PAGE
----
With the ink barely dry on Friday night's budget deal that averted – if only barely – a government shutdown, emboldened Republican leaders served notice yesterday that their party's crusade to curb federal spending and shrink the size and role of government in Washington had barely begun.
After bulldozing Democrats and President Barack Obama into accepting a package that includes $38bn (£23bn) in cuts in the remainder of this fiscal year, Republicans last night were re-arming for the next big battles: debates on setting the 2012 budget and, more crucially for now, on raising the national-debt ceiling.
"There comes at times leverage moments, a time when the President will capitulate to what the American people want," said Eric Cantor, the majority leader in the House of Representatives. "They don't want to raise taxes, they don't want borrowing to continue out of control. This spending deal that was cut this week was only the beginning."
If there was relief in the White House that negotiators managed to strike a compromise on this year's budget – just ahead of a midnight deadline on Friday when a partial shutdown of government services would have begun – it was merely of the short-lived kind.
In the rounds ahead, the stakes will be higher and the combat more fierce. America's genuine fiscal mess, it is now clear, will come to dominate next year's presidential contests.
While the $38bn spending cuts – the fine-print details of which were still not publicly available yesterday – is small change in relation to America's fiscal problems, it sets a template for cuts in the years ahead that reflects small-government Republican priorities far more than it does Democratic ones.
Since taking office, the President has argued both at home and with other world leaders that serious austerity steps must wait so long as the economic recovery remains fragile, as it surely is in the US, where significant employment and housing-market problems remain.
But the Republicans, buoyed by the October midterm elections that gave them control of the House of Representatives with Tea Party insurgents in their ranks, are more than ever to be in the driving seat. Exhibit A: the deal struck on Friday, even if some policy demands on abortion and women's health were not met.
Already on the table is a draft 2012 budget authored by the Republican representative Paul Ryan, which has shocked many in Washington if only because it would dare to tackle areas that have until now been taboo: the runaway spending on Medicare and Medicaid, the health programmes for the elderly and the poor. Mr Ryan proposes a near privatisation of both programmes. It is a step that will be anathema to liberals.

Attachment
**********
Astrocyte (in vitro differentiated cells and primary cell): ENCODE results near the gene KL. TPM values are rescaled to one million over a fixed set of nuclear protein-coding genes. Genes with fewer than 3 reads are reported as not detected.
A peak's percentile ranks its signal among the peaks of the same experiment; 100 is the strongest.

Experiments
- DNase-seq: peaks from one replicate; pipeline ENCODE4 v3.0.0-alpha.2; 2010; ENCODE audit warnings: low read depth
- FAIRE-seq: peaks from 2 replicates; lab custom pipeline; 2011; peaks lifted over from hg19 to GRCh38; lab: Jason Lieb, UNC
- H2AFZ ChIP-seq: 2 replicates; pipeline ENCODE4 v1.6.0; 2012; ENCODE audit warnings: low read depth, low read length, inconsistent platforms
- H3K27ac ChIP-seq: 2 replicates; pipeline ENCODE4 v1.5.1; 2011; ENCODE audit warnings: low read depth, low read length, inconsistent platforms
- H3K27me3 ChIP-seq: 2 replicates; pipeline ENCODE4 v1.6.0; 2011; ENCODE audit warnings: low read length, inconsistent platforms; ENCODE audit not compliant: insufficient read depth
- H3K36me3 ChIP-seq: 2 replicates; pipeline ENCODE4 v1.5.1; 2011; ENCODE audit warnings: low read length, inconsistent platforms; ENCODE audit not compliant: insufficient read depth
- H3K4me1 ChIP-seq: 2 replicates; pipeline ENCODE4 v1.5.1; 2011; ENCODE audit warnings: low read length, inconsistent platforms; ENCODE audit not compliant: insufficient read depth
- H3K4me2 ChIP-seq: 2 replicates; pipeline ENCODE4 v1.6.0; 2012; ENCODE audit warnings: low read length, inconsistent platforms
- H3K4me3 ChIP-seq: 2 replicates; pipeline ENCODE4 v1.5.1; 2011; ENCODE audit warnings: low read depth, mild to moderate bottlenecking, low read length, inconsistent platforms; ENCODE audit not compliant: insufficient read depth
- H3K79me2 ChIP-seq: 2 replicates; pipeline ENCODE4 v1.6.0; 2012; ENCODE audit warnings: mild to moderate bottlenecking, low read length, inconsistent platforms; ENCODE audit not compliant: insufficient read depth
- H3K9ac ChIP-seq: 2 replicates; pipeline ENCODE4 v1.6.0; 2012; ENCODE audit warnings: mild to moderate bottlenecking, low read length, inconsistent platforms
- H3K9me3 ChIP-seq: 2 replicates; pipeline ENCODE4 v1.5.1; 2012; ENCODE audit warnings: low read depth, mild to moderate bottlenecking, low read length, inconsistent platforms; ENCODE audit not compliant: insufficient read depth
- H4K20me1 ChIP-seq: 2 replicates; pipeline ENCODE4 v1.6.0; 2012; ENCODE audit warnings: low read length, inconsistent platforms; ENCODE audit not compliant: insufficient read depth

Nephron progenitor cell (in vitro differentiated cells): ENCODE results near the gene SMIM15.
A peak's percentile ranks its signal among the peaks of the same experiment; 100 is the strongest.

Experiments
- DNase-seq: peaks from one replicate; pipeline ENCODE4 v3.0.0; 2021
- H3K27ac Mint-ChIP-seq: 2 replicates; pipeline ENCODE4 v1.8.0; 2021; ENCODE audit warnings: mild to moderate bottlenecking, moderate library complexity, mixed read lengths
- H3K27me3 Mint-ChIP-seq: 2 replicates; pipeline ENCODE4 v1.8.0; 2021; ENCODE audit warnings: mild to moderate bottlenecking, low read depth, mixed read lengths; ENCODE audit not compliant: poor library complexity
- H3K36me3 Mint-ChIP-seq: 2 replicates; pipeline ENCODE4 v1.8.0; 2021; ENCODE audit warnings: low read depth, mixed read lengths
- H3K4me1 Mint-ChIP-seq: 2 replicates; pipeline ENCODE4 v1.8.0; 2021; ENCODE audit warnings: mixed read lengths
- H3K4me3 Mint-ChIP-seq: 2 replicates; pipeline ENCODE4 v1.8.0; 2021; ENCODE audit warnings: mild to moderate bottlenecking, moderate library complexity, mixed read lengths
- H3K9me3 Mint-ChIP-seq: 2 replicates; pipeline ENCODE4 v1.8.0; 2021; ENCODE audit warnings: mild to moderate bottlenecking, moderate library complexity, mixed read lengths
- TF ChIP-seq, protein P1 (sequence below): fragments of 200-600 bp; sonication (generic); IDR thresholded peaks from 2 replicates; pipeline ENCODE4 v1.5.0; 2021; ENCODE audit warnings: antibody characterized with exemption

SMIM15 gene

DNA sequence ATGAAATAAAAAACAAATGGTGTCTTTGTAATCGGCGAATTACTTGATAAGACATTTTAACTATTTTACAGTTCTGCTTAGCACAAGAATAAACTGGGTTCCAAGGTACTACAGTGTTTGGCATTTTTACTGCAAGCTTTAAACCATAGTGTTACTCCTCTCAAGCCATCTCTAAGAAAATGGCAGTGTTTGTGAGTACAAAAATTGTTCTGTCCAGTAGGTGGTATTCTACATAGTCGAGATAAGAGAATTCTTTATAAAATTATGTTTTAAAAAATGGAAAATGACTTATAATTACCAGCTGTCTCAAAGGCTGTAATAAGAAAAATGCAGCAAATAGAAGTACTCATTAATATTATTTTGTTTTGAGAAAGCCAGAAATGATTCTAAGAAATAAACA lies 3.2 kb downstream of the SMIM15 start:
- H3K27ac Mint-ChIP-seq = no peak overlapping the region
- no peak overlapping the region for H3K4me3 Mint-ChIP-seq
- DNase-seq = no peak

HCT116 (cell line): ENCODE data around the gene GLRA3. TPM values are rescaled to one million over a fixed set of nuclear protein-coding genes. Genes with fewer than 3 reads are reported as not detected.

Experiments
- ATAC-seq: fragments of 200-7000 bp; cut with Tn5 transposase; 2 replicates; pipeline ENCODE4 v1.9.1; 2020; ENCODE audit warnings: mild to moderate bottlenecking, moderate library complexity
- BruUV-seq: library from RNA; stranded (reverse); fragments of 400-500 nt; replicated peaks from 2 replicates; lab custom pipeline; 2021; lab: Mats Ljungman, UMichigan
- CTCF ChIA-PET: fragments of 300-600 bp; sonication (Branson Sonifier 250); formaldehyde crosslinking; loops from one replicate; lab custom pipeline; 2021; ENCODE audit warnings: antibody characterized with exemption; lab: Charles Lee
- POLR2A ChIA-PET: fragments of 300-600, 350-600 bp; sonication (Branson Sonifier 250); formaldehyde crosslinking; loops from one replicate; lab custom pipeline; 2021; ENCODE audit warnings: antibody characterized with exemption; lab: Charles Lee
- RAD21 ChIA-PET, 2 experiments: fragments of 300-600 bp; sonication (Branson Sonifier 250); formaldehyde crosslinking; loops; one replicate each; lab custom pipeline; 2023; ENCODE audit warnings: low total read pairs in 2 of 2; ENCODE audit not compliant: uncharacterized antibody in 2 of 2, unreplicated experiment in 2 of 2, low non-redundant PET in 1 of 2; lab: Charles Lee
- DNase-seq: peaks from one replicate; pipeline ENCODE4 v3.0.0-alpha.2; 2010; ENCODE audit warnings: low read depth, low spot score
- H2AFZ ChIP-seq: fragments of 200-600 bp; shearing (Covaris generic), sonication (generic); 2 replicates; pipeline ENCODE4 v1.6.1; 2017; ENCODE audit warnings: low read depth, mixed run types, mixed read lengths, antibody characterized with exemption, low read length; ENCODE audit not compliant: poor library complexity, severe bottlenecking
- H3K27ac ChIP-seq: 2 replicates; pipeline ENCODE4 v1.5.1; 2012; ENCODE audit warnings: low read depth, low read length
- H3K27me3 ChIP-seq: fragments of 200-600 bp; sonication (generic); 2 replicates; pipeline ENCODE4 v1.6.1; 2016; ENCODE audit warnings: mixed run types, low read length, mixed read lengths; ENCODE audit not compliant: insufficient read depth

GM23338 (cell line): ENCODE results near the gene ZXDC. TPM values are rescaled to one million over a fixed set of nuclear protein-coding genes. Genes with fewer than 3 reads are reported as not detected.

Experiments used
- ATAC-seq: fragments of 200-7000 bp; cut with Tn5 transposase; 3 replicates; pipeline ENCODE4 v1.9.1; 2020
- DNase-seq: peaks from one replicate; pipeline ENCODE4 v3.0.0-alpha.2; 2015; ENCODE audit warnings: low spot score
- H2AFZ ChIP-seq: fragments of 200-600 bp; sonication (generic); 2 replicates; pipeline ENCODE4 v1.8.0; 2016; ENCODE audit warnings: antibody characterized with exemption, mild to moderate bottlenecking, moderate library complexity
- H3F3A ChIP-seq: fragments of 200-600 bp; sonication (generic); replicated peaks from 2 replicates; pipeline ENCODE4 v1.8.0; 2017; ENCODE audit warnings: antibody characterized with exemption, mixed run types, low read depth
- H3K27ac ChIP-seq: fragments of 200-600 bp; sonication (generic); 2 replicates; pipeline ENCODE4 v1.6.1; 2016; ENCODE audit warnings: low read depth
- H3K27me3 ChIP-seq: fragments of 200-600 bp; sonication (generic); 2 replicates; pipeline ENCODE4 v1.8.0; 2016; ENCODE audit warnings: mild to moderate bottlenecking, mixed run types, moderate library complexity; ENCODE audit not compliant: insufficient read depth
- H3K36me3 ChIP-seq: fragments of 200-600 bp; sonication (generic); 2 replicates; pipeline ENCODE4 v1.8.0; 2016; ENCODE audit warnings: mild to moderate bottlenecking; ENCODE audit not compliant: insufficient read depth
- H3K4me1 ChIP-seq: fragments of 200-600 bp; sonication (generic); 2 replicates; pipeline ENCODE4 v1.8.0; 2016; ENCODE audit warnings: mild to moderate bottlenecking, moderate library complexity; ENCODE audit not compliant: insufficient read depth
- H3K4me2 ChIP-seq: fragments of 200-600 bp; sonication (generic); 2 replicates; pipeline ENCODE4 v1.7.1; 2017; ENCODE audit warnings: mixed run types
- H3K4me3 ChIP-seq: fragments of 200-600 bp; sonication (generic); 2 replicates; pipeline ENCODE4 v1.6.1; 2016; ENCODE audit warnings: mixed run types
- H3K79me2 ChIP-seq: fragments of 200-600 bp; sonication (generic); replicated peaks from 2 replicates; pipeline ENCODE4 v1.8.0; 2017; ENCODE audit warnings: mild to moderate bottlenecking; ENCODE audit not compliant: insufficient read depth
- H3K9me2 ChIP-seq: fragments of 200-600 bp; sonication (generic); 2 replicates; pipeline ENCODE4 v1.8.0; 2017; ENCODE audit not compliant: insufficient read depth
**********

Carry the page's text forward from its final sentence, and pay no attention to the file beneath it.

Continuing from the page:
Not even the Democrats are pretending anymore that the country's deficit difficulties are not grave, however. Mindful of criticism from his own ranks that he has shown insufficient leadership on this issue, Mr Obama is set to make a speech on Wednesday laying out what officials said would be his vision for cutting into the country's debt and restoring balance to the federal budget in the years ahead.
The 2012 budget is one thing, but more worrying to the administration right now is the approach it must make to Congress to authorise an increase in the debt ceiling.
According to the Treasury, the margin for it to keep honouring all its financial commitments will run out in early May. If Congress baulks, one consequence could be America defaulting on its debt, something most economists consider unthinkable.
The Republicans again made it clear last night that Mr Obama's request that Congress approve a so-called "clean" bill to approve the debt-ceiling increase, without conditions on further draconian spending cuts and other policy measures – for example on women's reproductive health – is a non-starter.
"The President just can't waltz in and say: 'We're going to have a debt crisis if we don't raise the debt limit, Congress,'" remarked Alabama Senator Jeff Sessions.
"And we're not going to have any changes and I'm not going to support any changes," Senator Sessions added. "He's going to have to meet Congress halfway – really, [meet] the American people halfway."
John Boehner, the House Speaker, is seen as having been strengthened by Friday night's deal – not least because he managed to corral those Tea Party-backed representatives who had wanted even more out of it.
Mr Boehner also relayed the same uncompromising message about the upcoming debt-ceiling struggle. "The President says: 'I want you to send me a clean bill,'" the Speaker said. "Well guess what, Mr. President? Not a chance."
The budget battlegrounds
What the Republicans got:
n $38bn in cuts for the balance of this budget year. That was an increase from the $30bn of cuts to which the Democrats had earlier agreed. The Republicans also succeeded in attaching to the budget some limited policy measures, including new limits on taxpayer support for abortions in Washington DC.
What they didn't get:
* Attached measures that more broadly reflected conservative social policy that would, for example, have taken funding away from Planned Parenthood Clinics that provide healthcare to five million American women.
What the Republicans want:
* Cuts, cuts and more cuts – in both spending and tax rates – as well as a clear undertaking from the White House and Democrats to accede to a fundamental revamping of Medicare and Medicaid – the healthcare programmes for the elderly and poor. This will be bitterly opposed by most Democrats.
What the Democrats want:
* Mr Obama's own ranks want a path to lowering the budget deficit that does not include huge tax cuts for the rich and preserves as far as possible the safety net for the elderly and poor.Reuse content